Half an hour later we arrive back at the restaurant and the passenger gets on the bus and he and the driver have a big arguement. Tension overload. My nerves were shot. But shortly after, everyone settled down and off we went. With full bellies most people fell asleep while others sat chatting like it was two in the afternoon.

Several hours past and the bus begins to slow down and pulls off the road. No lights anywhere. Where are we, what is going on? The door to the bus opens and my partner motions me to get off the bus. I am lead down a path where a brick building sits. It has one light on inside. We all stand outside in the pitch dark. Being the “token American” everyone pushes me to go first. I’m still not sure if they were being polite or they knew what was about to happen.

As I mentioned earlier, it was in the middle of winter. There certainly was no heat in the brick (pardon the expression) shit-house. I enter, freaking scared to death, turn and lock the door behind me. Everything looks good. It’s clean and there is toilet paper. Things are looking up.

I proceed to pull down my pants and have a seat. A full bottom seat, you know the kind where your whole ass is touching the seat. I know many of you won’t sit down in a public restroom but…I did. It was stainless steel. Do I have to go any further?

Have you ever tried to lick an ice cube and your tongue stuck to it? Or maybe you did a dare as a kid to stick your tongue onto a piece of metal and you couldn’t release it? Hmmmmmm…well you get the picture. That was my lovely little bottom. I was stuck. Totally and completely stuck. I couldn’t move. Each time I tried, I ripped off another piece of skin. I couldn’t yell because no one could understand me or even get in through the steel door.

I sat there trying to move my bottom back and forth. Around and around to dislodge myself. It was horrific. What was supposed to be a quick little pee, turned into a ten minute skin mutilating experience. By the time I stood up, there was a layer of skin on the seat that I attempted to remove before the next person arrived. I had to dip my hand in the toilet to be able to wet the seat and scrape off the skin. As I pulled my pants back on I could feel the raw skin brushing up against my underwear and pants. It was excrusiating.

Yet, I pulled my act together, cleaned up by body parts and left the building. Everyone was standing in a line looking as though they were about to rip me to shreds. Afterall, it was freezing outside. I was mortified and now everyone hated me. My ass was sore and ached everytime I made the least little movement. All I wanted to do was cry and was hoping that Scotty (from Starship Enterprise) could just beam me up and make this all go away.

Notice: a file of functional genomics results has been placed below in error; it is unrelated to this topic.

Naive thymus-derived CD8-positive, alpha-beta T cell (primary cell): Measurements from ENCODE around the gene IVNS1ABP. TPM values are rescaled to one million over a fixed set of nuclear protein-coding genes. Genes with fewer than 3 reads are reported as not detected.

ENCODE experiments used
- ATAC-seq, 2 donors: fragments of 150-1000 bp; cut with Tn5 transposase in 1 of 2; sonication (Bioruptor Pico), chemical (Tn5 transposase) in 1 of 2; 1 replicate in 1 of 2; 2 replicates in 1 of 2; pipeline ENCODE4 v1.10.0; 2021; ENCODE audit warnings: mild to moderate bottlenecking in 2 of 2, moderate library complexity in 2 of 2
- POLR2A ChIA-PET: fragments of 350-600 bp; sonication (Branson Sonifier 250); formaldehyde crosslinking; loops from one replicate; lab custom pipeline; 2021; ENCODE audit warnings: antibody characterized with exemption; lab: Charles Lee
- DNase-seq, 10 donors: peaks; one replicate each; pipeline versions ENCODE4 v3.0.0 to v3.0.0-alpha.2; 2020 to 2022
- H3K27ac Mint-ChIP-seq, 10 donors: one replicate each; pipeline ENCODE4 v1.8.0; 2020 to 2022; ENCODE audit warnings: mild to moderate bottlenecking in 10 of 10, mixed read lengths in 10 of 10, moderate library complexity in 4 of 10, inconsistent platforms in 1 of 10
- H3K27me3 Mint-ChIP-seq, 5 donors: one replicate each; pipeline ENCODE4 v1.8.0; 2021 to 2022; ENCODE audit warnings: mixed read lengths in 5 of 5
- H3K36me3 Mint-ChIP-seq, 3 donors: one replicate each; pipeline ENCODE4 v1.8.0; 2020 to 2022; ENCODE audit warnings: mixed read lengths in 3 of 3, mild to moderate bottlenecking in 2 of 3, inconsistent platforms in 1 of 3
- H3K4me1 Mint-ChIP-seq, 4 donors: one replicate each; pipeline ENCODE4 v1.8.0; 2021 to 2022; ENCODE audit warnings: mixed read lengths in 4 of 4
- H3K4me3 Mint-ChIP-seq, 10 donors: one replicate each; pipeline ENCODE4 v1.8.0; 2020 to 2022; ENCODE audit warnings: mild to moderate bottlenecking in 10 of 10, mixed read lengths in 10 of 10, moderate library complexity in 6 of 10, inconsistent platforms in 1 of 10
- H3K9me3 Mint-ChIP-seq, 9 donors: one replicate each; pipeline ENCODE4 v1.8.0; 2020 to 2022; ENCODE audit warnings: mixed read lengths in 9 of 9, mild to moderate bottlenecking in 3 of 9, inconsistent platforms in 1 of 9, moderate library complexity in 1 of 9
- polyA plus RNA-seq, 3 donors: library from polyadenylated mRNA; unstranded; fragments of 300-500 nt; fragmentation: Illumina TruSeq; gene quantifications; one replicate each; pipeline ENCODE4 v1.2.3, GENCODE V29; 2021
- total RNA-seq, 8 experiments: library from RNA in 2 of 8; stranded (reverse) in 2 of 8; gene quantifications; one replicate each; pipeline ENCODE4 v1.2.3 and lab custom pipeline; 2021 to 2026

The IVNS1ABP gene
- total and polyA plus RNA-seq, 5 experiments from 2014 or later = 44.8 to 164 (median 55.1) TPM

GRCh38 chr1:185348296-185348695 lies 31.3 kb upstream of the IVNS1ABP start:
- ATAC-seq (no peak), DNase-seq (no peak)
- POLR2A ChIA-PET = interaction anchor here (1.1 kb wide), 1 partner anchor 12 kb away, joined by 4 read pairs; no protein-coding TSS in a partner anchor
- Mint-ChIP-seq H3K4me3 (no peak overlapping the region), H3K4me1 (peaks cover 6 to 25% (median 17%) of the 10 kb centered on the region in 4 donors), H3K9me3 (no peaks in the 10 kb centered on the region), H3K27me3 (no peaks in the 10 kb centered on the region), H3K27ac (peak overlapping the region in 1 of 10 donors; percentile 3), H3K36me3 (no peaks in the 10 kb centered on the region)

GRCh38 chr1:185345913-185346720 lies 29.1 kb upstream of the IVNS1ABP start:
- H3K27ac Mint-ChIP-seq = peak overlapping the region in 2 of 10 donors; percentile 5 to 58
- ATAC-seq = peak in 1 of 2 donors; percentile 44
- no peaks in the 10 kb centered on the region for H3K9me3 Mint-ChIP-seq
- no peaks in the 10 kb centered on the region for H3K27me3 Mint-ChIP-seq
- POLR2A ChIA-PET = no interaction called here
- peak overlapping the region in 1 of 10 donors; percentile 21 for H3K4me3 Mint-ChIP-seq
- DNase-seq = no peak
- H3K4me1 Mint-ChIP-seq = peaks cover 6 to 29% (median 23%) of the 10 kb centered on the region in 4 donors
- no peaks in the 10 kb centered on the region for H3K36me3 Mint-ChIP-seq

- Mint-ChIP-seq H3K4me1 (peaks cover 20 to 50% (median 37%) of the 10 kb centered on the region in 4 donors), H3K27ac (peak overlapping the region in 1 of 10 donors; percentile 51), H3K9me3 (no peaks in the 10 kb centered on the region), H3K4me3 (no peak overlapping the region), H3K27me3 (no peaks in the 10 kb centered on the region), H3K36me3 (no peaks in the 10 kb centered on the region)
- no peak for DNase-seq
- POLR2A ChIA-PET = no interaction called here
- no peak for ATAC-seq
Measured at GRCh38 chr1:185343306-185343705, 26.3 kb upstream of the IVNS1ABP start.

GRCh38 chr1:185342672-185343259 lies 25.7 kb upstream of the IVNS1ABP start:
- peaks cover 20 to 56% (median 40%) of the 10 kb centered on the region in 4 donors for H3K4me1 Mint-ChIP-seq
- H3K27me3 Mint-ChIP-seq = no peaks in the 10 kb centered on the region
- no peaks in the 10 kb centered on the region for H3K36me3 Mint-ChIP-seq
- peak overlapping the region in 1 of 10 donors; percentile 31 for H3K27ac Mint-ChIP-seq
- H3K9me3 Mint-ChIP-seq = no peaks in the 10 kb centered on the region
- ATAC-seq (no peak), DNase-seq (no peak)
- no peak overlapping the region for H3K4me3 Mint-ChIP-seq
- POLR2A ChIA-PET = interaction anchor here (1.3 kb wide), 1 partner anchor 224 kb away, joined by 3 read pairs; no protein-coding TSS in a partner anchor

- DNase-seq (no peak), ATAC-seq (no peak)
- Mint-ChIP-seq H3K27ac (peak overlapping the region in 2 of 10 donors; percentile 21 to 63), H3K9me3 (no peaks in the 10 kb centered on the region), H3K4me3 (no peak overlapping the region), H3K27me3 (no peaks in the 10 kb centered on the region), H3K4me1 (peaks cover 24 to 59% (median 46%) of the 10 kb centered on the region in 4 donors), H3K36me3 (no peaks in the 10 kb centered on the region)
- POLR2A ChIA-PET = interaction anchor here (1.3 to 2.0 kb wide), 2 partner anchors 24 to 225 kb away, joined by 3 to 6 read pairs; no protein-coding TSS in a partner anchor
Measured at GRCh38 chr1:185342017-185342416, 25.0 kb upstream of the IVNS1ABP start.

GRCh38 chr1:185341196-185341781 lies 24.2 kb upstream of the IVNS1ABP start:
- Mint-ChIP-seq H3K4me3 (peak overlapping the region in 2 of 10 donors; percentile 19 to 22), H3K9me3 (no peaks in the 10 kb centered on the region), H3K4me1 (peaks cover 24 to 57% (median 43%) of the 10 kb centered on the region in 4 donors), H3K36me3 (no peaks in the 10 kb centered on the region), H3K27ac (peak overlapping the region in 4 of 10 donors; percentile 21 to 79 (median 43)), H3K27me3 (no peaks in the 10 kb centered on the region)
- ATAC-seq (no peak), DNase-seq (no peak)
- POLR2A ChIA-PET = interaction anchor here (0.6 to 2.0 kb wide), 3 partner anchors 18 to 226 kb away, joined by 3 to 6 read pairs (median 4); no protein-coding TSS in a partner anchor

I was never so happy to see the sun rise as the buss pulled into the station in Warsaw, where I knew I would have a nice hotel accommodation to soothe my raw skin. Oh my gosh, I can certainly laugh about this now. And yes, the skin on my derriere has all grown back.

Is there a silver lining to my experience? Sometimes laughter is all you can do. Never sit on a stainless steel toilet seat, ever. Maybe think of flying instead of the overnight bus….

Laughter is the key,

Merry Lynch

P.S. You’ve just got to share this. My ass will thank you!

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It’s Dark There

More than four years ago now my husband and I began a journey. This past June of 2018 we purchased an apartment (condo) in the city of Lodz, Poland. Just in case you’re wondering, I do not speak the language. Well, that is not entirely true. I can say hi, bye, kiss me, I love you and where is the toilet; which gets me pretty much anything I need. If you know anything about Poles these few words will take you a long way.

I have learned many things about myself during this time on the road and have observed where I hold myself back and where I rentlessly bound forward.

The interactions I have had concerning the place in which I call home, at least for now, has been nothing short of fascinating. When people find out that we haved moved to Lodz, Poland from San Diego, California, their eyes widen in wonder. Many Poles are not able to even travel to the United States due to the cost of the Visa they need. The images they have painted in their minds is one of white, wide sandy beaches, palm trees and endless ocean views that keep them dreaming of a time when they would be able to experience it for real. So they look at me with their heads cocked like a cute little puppy and shake their heads in disbelief.

I ask, “what does America look like” in their mind, in one word. Each time the answer is either “bright” or “opportunity.”

It’s my experience that most people feel that way about American. And for Poles having been trampled on for centuries, the words “bright” or “opportunity” is certainly a fair response when looking at America. But today, Poland is an economic power house with a public transportation system second to none (even for EU standards), endless opportunites (although the Poles struggle to see them), great food and yes of course, vodka (afterall the potatoes are the best – which makes the vodka “gluten free” – BONUS!). The grass is always greener, do you think?

Now, let’s reverse this. When they ask me the same question, “give me one word to describe Poland” my initial reaction comes from my childhood and the word “dark” comes blurting out of my mouth. I remember being in school and watching the news about the “iron curtain”. All of the images were black and white, so that is where my thoughts go. To many Americans that have never traveled to Poland, their response is generally the same. It’s dark. The sun doesn’t shine, people are dressed in black, it’s scary, and the people have empty blank stares.